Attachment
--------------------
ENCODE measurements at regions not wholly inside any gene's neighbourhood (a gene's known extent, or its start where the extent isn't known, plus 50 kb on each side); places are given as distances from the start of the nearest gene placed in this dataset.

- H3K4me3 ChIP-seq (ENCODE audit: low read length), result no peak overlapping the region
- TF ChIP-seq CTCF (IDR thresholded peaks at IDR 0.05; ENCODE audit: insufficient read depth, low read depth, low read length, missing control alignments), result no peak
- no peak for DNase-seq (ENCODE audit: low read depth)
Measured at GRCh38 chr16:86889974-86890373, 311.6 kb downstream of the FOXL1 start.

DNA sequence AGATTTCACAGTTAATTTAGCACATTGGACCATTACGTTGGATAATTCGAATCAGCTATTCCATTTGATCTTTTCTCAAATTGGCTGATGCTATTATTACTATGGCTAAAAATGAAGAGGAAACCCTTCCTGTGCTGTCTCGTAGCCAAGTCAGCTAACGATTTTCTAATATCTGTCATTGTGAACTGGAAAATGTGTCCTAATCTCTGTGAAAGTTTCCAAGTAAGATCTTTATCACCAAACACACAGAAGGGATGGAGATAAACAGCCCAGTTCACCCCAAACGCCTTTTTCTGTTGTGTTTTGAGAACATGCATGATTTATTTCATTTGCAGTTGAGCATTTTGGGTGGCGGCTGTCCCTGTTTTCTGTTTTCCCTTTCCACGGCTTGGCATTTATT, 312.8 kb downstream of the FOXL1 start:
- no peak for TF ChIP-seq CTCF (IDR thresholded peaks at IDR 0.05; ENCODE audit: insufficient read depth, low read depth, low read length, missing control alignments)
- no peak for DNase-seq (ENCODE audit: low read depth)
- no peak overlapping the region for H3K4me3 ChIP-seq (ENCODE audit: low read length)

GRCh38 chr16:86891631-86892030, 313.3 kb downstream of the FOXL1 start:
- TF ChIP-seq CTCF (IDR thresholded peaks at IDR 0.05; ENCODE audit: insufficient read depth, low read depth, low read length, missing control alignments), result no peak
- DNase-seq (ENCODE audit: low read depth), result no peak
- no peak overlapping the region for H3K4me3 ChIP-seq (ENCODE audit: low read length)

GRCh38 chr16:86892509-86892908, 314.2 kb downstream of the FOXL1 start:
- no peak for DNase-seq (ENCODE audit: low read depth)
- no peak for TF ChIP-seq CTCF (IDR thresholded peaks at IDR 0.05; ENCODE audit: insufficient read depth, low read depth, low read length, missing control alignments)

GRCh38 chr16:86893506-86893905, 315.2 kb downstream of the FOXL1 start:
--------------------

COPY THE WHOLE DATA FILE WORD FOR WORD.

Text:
ENCODE measurements at regions not wholly inside any gene's neighbourhood (a gene's known extent, or its start where the extent isn't known, plus 50 kb on each side); places are given as distances from the start of the nearest gene placed in this dataset.

- H3K4me3 ChIP-seq (ENCODE audit: low read length), result no peak overlapping the region
- TF ChIP-seq CTCF (IDR thresholded peaks at IDR 0.05; ENCODE audit: insufficient read depth, low read depth, low read length, missing control alignments), result no peak
- no peak for DNase-seq (ENCODE audit: low read depth)
Measured at GRCh38 chr16:86889974-86890373, 311.6 kb downstream of the FOXL1 start.

DNA sequence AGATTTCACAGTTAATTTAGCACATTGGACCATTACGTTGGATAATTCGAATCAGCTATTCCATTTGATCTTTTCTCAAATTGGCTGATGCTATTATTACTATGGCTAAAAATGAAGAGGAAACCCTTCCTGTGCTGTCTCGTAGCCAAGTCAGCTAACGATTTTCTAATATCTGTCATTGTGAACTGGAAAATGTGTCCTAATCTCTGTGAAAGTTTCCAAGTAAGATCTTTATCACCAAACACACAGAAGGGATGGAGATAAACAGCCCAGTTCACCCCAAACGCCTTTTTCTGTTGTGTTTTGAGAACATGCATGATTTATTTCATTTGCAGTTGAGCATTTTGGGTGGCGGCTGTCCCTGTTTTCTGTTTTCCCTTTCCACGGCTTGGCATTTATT, 312.8 kb downstream of the FOXL1 start:
- no peak for TF ChIP-seq CTCF (IDR thresholded peaks at IDR 0.05; ENCODE audit: insufficient read depth, low read depth, low read length, missing control alignments)
- no peak for DNase-seq (ENCODE audit: low read depth)
- no peak overlapping the region for H3K4me3 ChIP-seq (ENCODE audit: low read length)

GRCh38 chr16:86891631-86892030, 313.3 kb downstream of the FOXL1 start:
- TF ChIP-seq CTCF (IDR thresholded peaks at IDR 0.05; ENCODE audit: insufficient read depth, low read depth, low read length, missing control alignments), result no peak
- DNase-seq (ENCODE audit: low read depth), result no peak
- no peak overlapping the region for H3K4me3 ChIP-seq (ENCODE audit: low read length)

GRCh38 chr16:86892509-86892908, 314.2 kb downstream of the FOXL1 start:
- no peak for DNase-seq (ENCODE audit: low read depth)
- no peak for TF ChIP-seq CTCF (IDR thresholded peaks at IDR 0.05; ENCODE audit: insufficient read depth, low read depth, low read length, missing control alignments)

GRCh38 chr16:86893506-86893905, 315.2 kb downstream of the FOXL1 start: